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Regulation and Compliance > State Regulation

Exchange pioneer wants stability

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Ron Goldstein – an executive who’s been running a private exchange before most had even heard about the exchange concept – says the public exchanges could look better at the end of next year.

A little stability in public exchange regulations could help, Goldstein said in a telephone interview Friday.

“I don’t want to see more government regulation,” Goldstein said.

Goldstein said he thinks rapidly changing state and federal rules contributed to the problems that plagued the public exchange enrollment and administration systems.

Before the first private exchange plan open enrollment period started on Oct. 1, “there was very rarely a time when there was a lockdown on regulations,” Goldstein said. “The regulations were too fluid. They’re still moving today.”

Goldstein is the president of CHOICE Administrators, the administrator that runs California’s CaliforniaChoice exchange.

The exchange came to life in 1996 and now has about 10,000 employers with about 150,000 employees. The participating employers have two to 50 employees.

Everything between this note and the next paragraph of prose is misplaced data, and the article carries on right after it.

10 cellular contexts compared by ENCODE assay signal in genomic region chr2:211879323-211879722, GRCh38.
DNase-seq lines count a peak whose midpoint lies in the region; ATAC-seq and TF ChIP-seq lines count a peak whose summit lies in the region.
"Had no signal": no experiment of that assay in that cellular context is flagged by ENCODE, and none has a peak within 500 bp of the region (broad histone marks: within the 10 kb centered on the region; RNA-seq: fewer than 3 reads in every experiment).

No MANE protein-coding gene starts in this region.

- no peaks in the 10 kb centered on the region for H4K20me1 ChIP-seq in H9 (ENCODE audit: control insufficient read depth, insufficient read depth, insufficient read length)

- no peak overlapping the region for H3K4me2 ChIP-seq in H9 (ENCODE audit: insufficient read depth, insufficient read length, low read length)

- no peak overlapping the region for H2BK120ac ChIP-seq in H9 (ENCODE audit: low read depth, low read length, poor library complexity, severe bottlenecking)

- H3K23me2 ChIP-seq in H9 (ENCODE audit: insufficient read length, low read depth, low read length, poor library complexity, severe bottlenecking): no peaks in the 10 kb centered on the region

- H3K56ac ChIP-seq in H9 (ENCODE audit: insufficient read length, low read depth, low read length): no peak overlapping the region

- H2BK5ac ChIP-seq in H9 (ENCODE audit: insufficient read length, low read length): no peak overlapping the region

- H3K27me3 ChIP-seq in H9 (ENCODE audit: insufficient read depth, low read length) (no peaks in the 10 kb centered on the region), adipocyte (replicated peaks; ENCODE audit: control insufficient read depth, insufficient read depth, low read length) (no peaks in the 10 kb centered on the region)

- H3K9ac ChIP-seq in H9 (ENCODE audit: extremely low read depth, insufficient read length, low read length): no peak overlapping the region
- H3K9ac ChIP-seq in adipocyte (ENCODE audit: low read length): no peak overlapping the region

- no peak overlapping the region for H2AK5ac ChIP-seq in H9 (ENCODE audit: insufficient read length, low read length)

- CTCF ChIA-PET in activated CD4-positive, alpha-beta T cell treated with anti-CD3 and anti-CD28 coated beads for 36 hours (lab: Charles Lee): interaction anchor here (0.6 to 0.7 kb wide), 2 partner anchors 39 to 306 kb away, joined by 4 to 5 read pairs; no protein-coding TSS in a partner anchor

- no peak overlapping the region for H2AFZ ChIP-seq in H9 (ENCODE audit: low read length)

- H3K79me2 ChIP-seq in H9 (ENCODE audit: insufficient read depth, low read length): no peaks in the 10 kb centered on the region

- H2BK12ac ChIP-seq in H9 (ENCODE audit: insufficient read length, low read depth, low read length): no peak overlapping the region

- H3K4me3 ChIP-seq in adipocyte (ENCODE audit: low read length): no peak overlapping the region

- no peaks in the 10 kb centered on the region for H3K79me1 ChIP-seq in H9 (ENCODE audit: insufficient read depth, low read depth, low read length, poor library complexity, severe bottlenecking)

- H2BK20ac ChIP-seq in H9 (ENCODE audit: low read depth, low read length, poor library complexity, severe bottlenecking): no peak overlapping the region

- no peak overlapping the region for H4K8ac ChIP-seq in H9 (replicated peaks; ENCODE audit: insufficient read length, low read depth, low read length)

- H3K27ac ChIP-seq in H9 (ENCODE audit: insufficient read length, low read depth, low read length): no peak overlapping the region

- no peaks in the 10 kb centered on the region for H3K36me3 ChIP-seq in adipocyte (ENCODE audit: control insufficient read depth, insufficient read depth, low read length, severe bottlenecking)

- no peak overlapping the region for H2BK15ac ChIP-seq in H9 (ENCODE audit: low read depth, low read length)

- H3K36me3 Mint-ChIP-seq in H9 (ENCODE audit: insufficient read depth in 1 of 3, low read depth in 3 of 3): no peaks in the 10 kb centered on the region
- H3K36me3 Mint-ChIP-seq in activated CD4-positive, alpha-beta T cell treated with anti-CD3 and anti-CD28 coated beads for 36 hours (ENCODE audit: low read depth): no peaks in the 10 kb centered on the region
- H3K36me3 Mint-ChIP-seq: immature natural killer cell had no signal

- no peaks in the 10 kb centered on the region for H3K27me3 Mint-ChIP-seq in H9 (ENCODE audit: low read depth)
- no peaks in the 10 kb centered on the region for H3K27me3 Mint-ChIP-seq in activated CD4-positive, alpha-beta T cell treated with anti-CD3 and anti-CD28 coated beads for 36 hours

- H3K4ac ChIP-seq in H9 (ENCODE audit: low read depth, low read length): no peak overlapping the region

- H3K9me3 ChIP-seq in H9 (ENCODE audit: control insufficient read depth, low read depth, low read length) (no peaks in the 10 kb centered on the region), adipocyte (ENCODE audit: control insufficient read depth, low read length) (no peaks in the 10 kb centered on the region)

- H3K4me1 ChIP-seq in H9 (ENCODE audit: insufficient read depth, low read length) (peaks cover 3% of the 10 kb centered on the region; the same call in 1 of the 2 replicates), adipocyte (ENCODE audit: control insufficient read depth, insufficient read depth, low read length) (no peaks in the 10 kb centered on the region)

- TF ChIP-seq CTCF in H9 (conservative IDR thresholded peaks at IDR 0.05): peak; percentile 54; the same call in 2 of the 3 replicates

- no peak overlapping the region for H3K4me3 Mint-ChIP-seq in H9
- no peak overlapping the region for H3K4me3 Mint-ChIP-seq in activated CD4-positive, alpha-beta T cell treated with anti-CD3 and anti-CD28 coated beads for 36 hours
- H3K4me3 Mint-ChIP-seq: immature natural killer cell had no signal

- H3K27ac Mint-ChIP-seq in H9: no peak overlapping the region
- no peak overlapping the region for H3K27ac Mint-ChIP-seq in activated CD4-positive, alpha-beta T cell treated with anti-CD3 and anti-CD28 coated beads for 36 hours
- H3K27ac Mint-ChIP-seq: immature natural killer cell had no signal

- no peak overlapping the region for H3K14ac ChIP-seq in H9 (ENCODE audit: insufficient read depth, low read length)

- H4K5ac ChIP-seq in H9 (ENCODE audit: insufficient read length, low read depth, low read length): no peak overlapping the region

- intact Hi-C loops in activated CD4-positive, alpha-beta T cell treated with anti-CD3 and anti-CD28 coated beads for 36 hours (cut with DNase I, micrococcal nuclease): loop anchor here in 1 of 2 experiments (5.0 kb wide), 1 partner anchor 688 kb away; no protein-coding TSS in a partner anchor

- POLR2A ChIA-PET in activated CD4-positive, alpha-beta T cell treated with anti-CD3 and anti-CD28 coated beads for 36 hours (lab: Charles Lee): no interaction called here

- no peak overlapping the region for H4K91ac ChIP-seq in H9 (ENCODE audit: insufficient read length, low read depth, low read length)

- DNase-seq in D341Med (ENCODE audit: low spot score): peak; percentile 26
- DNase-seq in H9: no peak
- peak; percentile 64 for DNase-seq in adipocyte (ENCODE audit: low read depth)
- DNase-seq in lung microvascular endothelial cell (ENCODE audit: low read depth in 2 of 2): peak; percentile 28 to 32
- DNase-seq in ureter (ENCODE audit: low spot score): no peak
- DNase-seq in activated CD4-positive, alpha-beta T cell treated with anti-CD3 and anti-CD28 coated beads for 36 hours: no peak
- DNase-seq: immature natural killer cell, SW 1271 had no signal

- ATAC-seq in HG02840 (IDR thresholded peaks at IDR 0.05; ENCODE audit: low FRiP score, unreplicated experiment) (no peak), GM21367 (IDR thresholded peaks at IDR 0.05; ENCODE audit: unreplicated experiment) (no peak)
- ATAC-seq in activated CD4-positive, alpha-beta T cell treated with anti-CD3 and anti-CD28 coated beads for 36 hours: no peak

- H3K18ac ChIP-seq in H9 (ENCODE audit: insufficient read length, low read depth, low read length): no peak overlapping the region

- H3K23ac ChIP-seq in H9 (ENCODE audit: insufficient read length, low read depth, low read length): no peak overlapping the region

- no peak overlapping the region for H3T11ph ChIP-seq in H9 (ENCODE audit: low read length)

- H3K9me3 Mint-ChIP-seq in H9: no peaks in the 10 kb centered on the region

Most other exchanges organized in the 1980s and 1990s – often known as “health insurance purchasing cooperatives” – died when employers with better risk profiles left to cut better details and left the HIPCs with sicker, older risk pools.

CaliforniaChoice helped a lead vendor set up a state-based exchange in Nevada, which faced startup headaches. In its home state, CaliforniaChoice continues to focus on running a private exchange.

Goldstein said CaliforniaChoice avoided a death spiral by running a small, internal risk-adjustment program, to protect member insurers against adverse problems, and by using benefit design practices and other practices to hold down adverse selection.

This year, to deal with new Patient Protection and Affordable Care Act pricing and underwriting restrictions, CaliforniaChoice has tried to control  adverse selection by limiting employers to offering a choice of two adjacent “metal levels” of coverage, such as a silver plan and a gold plan, rather than letting employers offer bronze plan-platinum plan combinations, or bronze-gold combinations.

So far, PPACA and the public exchanges have had little obvious effects on the price of the coverage CaliforniaChoice sells, or the supply of health care available to the plan enrollees, Goldstein said.

PPACA has imposed new fees, but CaliforniaChoice plan price fell slightly over the past year, Goldstein said.

He has seen commissions for groups fall to 6.5 percent, from 7 percent.

Individual commissions dropped to 5 percent, from 10 percent.

“Some brokers have definitely departed the market,” Goldstein said.

Other brokers attracted enough new business to make up for the drop in commissions and report having a great year, Goldstein said.

One concern Goldstein has is reports of a big expansion in the private exchange market.

Goldstein argues that many “private exchange” providers are simply slapping the private exchange label on the kind of plan menu program they might have offered a few years ago, without adding any special online enrollment or billing systems.

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